O'Leary said Daimler's goal in that vocational market is 45%. The introduction last year of the new Western Star 49X is just the first step in targeting this market – one that likely will get a big boost if a new infrastructure spending bill can make it through the political stagnation in Washington, D.C.
“The 49X is just the first of our new vocational products,” O’Leary said, and the company plans to take advantage of the timing with at least some level of infrastructure investment funding expected from Washington.
DTNA also will accelerate its zero-emissions strategy, focusing at least for now on battery-electric vehicles. The Freightliner eCascadia and medium-duty eM2 will start series production in late 2022, and the battery-electric walk-in van chassis from Freightliner Custom Chassis Corp. will begin deliveries late this year.
Unlike Europe, Daimler already has a strong aftermarket network, but it will put an increased focus on new service offerings and digital portfolio.
“We will continue our uncompromising customer focus to existing customers while doing the same for new ones in the vocational sector," O'Leary said.
Although it’s in a better position than its European counterparts (see below), O’Leary acknowledged that DTNA, too, has learned lessons from the pandemic.
The truck business is always cyclical, he noted, which the company is able to deal with through cost control and with its flexible manufacturing footprint.
“As the pandemic has taught us, our discipline here, dealing with recent supply chain challenges, serves us well in good times and even more so in times of uncertainly. We can maintain profitable cash flow and profitability even down to a 165,000-unit market, which hasn’t happened in our lifetimes.”
Mercedes Trucks: Europe “Unacceptable”
Mercedes-Benz Trucks, which operates in Europe and in Brazil, is under the most pressure to improve, while Daimler Trucks Asia and Daimler Buses are somewhere in between Mercedes and DTNA in performance.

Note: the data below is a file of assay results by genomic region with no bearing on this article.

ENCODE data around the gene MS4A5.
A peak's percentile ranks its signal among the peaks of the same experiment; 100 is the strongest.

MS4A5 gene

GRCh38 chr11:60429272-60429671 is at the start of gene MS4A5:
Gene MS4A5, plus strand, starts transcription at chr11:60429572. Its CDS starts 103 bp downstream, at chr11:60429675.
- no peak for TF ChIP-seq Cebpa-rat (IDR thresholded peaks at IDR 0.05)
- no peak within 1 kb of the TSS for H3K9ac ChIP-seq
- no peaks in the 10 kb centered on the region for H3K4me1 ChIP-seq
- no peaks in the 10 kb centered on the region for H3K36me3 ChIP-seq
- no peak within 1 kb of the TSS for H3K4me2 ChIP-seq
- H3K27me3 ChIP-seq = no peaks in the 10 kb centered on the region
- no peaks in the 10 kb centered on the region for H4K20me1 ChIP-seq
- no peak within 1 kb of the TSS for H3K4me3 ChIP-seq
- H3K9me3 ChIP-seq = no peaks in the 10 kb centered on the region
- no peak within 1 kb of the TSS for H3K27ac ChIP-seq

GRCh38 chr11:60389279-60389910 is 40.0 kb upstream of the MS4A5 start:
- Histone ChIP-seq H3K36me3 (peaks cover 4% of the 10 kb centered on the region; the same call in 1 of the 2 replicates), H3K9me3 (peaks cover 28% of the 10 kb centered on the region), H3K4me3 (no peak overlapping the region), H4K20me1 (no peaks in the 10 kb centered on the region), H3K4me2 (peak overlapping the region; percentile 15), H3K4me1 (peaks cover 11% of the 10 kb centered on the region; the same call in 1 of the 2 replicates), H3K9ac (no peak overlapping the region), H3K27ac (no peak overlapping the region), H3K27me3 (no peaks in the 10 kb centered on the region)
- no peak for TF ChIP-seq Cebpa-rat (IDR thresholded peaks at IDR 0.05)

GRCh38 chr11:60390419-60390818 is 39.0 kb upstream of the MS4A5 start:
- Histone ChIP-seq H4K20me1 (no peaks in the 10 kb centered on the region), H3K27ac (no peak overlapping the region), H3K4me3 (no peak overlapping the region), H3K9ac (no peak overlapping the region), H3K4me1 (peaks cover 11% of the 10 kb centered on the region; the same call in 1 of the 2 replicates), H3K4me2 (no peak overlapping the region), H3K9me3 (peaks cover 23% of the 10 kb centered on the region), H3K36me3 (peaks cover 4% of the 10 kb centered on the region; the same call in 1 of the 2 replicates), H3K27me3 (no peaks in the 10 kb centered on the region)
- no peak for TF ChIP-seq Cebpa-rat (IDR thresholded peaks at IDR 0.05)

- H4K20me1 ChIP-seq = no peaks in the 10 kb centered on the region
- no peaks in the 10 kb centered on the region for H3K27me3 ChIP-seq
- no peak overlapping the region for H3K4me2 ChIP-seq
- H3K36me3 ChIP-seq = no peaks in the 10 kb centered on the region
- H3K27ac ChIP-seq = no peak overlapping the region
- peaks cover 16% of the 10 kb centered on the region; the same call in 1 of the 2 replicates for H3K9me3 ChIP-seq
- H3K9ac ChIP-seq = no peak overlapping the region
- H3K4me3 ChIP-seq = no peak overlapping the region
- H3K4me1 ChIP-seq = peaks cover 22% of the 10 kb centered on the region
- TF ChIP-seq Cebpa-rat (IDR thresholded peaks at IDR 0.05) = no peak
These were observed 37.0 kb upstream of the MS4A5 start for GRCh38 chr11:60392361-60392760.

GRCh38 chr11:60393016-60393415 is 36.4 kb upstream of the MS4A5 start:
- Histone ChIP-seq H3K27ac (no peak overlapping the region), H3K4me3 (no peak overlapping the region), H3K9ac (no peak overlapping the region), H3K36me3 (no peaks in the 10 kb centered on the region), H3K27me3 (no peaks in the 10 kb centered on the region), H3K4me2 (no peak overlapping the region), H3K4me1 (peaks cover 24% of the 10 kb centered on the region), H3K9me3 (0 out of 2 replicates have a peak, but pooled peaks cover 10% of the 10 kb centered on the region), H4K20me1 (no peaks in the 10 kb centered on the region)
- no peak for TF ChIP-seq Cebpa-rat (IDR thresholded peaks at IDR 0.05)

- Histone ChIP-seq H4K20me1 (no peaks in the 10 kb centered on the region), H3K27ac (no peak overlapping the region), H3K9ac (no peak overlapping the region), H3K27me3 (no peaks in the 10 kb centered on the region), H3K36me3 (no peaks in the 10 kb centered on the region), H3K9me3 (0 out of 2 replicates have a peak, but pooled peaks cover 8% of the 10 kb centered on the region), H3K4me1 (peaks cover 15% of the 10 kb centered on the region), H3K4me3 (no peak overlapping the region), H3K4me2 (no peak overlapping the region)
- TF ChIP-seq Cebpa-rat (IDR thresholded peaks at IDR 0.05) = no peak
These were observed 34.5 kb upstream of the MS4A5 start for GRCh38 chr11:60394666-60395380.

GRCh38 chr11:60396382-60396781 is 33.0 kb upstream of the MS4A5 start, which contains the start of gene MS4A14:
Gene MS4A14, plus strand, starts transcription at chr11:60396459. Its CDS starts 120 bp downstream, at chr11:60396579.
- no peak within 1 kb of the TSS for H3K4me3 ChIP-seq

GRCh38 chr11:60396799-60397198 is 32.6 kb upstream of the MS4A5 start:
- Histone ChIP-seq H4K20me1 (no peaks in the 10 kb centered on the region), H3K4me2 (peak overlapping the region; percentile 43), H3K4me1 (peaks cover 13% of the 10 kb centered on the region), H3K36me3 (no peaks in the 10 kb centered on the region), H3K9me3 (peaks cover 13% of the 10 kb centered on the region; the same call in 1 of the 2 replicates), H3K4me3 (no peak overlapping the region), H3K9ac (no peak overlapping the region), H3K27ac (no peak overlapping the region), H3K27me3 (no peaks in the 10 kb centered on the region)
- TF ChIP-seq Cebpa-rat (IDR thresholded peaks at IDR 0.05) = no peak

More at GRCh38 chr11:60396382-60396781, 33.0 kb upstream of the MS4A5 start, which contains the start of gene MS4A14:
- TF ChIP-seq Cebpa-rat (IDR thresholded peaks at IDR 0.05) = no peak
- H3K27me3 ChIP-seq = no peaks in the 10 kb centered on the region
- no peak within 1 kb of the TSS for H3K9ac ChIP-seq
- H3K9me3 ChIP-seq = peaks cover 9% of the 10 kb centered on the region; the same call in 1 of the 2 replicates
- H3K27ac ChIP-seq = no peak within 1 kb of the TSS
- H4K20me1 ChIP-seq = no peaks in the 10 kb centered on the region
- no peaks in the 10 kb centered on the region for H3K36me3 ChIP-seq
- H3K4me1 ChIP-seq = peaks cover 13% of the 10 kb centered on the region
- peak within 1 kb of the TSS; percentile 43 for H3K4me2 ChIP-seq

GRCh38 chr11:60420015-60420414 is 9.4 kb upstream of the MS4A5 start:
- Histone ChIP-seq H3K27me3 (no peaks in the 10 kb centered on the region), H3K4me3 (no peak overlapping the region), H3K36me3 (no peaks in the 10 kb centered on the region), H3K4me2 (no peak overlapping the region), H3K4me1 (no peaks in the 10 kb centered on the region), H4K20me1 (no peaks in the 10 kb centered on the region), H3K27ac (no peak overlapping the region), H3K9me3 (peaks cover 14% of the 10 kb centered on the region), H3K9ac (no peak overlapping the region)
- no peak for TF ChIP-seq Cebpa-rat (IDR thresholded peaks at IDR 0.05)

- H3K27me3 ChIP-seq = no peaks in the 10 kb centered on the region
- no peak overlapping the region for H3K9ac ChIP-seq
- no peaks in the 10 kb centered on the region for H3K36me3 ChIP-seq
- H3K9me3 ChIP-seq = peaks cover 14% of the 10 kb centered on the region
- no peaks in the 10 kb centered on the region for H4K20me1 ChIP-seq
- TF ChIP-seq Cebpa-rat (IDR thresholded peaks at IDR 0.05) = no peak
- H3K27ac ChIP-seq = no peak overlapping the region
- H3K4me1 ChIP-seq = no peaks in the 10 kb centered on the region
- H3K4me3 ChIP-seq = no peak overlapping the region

In fact, Europe is the key to reclaiming profitability for Daimler Truck as a whole, company officials said.
Karin Radstrom, a previous Scania exec who took over in February as the new head of Mercedes-Benz brand trucks in Europe and Latin America, was pretty blunt about the areas they need to work on, calling the performance in Europe “unacceptable.” Market share has declined, the financial numbers are headed in the wrong direction, as is customer satisfaction, she said – and there may be the rub.
“We have great engineers,” she said. “That’s not our problem. We have been developing trucks with a little too much focus on technical perfection and not enough focus on customer needs and what they’re actually willing to pay for.
“We are changing metrics from being very market-share based to more customer focus.”
The company is shifting to involve customers more in the early stages of the design and testing process, something it has been doing with the electric eActros.
Being a separate truck-only company will also help with the customer service angle, she said. Currently, Mercedes dealerships in Europe sell both cars and trucks. The new structure will allow it to develop dealerships that focus specifically on truck sales and service as we see in North America.
In Brazil, she said, where the company has struggled with both internal and external challenges (including a high dependency on imported parts and a severe currency depreciation), a comprehensive restructuring and cost-cutting actions are under way. A new, localized version of the Actros will return higher margins.
Daimler Truck Asia: Growth Opportunities
Daimler Truck’s Asia operations, in Japan, Indonesia, India and China, is positioned for growth, said company officials, especially in China, which accounts for half of the world’s truck sales.
The market there is changing quickly, Daimler said, with a growing focus on fuel-efficient, low-emissions trucks with high safety standards. The company is well positioned here for volume strength, with a partnership with the Chinese company that makes the Aaman brand set to build Mercedes-Benz trucks in China.
Originally posted on Trucking Info